- Consumer companies are facing a potentially nasty predicament of high foreign currency debt levels at a time of local currency depreciation. Net debt has risen by 15% CAGR among our select group of consumer stocks.
- We stress test the cashflows of the sector using a Teflon Test.
- THBEV SP, NB NL, NESTLE NL and JKH SL seem immune.
- FLOURMIL NL, CPF TB, JAP SP and UACN NL look vulnerable as they have high foreign debt, low margins and foreign currency inputs.
Developing Market consumer companies may be on the cusp of a rapid interest rate hike and currency depreciation. The prospect of this double whammy could be dangerous for the consumer companies. Net debt has risen by a CAGR of 15% among the peer group of consumer companies in frontier and emerging markets.
We test 42 consumer companies to assess their ability to withstand a potential interest rate hike and currency depreciation. We use six metrics including net debt ratio, ratio of foreign debt to total debt and proportion of COGS in foreign currency. For full details of our methodology see page 7.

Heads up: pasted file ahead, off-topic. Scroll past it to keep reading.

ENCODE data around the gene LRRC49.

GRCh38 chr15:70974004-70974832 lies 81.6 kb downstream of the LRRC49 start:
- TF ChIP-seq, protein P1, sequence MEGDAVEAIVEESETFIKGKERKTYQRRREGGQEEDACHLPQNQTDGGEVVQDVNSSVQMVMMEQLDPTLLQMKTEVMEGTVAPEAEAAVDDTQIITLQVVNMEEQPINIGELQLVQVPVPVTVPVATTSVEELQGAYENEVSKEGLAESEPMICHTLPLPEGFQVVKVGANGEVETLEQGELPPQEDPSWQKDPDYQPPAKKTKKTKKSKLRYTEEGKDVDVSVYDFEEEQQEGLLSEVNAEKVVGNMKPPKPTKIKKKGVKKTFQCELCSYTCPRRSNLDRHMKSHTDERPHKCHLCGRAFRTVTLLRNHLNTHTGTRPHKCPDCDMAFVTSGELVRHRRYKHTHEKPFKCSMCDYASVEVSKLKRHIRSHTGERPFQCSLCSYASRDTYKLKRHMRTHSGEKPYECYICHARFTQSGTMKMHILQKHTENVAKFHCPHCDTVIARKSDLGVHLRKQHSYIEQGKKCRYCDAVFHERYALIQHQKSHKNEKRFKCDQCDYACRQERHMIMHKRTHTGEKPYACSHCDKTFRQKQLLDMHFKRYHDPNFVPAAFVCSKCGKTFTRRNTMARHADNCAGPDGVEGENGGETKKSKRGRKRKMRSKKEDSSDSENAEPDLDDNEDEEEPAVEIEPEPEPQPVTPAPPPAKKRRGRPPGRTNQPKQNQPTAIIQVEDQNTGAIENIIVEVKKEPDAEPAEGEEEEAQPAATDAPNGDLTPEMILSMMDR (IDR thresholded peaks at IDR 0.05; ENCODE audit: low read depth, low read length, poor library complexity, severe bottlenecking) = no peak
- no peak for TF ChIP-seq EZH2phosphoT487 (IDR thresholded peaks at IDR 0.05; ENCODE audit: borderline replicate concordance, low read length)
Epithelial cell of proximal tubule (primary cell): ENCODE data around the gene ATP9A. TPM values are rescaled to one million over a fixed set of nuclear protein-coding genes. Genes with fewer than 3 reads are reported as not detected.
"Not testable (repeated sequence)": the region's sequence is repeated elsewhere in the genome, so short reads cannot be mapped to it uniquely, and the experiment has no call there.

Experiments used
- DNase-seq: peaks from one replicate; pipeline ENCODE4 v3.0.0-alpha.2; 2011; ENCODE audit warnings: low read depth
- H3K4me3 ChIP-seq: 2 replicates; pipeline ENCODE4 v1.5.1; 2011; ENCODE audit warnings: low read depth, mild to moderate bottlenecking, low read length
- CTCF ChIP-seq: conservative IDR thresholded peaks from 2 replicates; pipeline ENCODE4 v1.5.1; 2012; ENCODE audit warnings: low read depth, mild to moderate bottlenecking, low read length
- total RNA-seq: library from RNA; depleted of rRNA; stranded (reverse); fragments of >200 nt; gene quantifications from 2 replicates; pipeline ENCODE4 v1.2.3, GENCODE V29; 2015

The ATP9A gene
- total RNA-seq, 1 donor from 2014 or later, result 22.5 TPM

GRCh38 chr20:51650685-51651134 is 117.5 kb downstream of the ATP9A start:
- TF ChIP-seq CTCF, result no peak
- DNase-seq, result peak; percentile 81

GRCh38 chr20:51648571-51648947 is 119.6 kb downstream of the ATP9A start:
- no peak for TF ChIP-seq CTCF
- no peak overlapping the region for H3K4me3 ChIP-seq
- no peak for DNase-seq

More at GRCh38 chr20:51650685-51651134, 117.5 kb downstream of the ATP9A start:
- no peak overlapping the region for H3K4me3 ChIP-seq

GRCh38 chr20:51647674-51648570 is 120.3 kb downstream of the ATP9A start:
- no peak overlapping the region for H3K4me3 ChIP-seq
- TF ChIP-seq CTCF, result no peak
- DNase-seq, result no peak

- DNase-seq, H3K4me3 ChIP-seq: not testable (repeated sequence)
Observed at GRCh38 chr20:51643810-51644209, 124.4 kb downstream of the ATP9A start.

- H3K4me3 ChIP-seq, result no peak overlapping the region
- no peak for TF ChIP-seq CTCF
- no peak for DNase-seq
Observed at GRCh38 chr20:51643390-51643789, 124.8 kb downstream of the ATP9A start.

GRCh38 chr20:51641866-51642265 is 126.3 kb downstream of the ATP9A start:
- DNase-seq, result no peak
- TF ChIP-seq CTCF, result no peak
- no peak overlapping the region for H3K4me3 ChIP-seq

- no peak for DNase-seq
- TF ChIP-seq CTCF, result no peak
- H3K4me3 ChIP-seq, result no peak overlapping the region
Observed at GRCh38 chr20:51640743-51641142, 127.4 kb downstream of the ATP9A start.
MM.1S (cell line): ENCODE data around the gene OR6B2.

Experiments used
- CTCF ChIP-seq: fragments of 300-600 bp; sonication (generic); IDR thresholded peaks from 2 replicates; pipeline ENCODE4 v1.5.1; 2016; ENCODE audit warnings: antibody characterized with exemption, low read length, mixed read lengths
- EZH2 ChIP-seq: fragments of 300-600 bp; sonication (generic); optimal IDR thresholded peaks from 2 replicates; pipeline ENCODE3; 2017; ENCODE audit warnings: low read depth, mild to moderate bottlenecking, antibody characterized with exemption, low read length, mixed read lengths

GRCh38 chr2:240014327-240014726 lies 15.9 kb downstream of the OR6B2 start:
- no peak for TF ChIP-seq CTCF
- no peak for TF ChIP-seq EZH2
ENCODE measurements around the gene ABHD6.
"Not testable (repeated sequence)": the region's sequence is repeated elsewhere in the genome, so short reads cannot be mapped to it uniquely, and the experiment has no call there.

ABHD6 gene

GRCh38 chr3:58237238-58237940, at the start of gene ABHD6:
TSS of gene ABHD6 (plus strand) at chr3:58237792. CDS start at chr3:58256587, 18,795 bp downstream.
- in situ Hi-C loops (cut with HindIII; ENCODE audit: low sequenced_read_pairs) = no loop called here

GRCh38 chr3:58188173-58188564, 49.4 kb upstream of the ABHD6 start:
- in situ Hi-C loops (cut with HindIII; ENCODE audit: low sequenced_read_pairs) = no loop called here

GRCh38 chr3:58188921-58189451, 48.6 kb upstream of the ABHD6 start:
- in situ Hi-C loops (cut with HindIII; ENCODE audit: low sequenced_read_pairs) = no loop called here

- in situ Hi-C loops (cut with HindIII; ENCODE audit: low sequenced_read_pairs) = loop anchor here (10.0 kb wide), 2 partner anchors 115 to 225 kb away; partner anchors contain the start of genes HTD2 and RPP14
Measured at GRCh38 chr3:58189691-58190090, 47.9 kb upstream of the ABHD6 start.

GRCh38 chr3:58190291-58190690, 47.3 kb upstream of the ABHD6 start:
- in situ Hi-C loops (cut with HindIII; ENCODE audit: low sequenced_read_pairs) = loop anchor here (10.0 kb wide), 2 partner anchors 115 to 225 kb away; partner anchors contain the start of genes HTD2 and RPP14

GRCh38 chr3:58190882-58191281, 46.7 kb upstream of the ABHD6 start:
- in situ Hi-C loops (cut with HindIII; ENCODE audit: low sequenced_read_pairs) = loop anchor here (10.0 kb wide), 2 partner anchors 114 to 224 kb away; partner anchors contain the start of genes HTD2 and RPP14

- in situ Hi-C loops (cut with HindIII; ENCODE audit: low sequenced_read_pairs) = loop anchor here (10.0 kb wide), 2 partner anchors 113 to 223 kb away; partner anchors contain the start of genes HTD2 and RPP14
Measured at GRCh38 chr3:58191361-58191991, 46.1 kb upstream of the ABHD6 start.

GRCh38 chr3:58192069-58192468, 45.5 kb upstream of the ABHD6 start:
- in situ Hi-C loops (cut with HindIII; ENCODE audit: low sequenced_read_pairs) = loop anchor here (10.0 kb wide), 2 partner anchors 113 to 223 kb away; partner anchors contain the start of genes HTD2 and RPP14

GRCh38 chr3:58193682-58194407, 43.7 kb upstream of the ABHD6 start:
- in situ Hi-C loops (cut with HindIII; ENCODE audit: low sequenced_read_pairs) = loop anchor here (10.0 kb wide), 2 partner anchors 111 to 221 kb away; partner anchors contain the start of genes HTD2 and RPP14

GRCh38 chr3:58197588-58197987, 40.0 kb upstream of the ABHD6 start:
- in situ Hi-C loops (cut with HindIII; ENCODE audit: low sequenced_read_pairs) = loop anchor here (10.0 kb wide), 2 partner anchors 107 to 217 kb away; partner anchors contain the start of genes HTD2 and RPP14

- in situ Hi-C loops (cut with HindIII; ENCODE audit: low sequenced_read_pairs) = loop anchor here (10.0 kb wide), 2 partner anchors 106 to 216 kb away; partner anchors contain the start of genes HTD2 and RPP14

Our test indicates that multinational corporations (MNCs) that have a tight grip on the bottom of the pyramid are relatively immune to the twin shocks. These companies are highly cash generative and their leverage is low. Also, MNCs such as UNILEVER NL, NESTLE NL and NEZS MK are intensely branded, enjoy high margins, and sell in small units at high volumes. These factors help insulate them.
In our coverage we highlight our Buy recommendations on Thai Beverage, Nestle Nigeria and Nigeria Breweries. These companies have relatively low foreign debt, their products are branded and their cashflows are not vulnerable to an upsurge in foreign denominated input costs.
Companies that are low margin, lightly branded and have thrived on leverage are particularly vulnerable. These include UACN NL, EABL KN, FLOURMIL NL, CPF TB and JAP SP.
WIL SP and FLOURMIL NL are two consumer companies that are essentially commodity processors and are potential victims of depreciation and rate hikes. Most of WIL SP’s US$20bn net debt is in foreign currency. Its effective interest rate of 1% suggests that it is exploiting the carry trade. UCSP KN, the Kenyan supermarket operator, is in the danger zone, as its leverage is high and its margins are low. CPF TB has elevated leverage and a cost structure that is foreign denominated.